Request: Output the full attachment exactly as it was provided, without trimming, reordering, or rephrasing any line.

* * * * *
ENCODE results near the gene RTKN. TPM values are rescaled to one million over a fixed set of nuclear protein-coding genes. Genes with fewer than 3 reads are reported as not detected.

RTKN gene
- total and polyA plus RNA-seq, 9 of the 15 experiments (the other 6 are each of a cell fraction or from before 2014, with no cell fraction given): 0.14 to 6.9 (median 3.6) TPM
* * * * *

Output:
ENCODE results near the gene RTKN. TPM values are rescaled to one million over a fixed set of nuclear protein-coding genes. Genes with fewer than 3 reads are reported as not detected.

RTKN gene
- total and polyA plus RNA-seq, 9 of the 15 experiments (the other 6 are each of a cell fraction or from before 2014, with no cell fraction given): 0.14 to 6.9 (median 3.6) TPM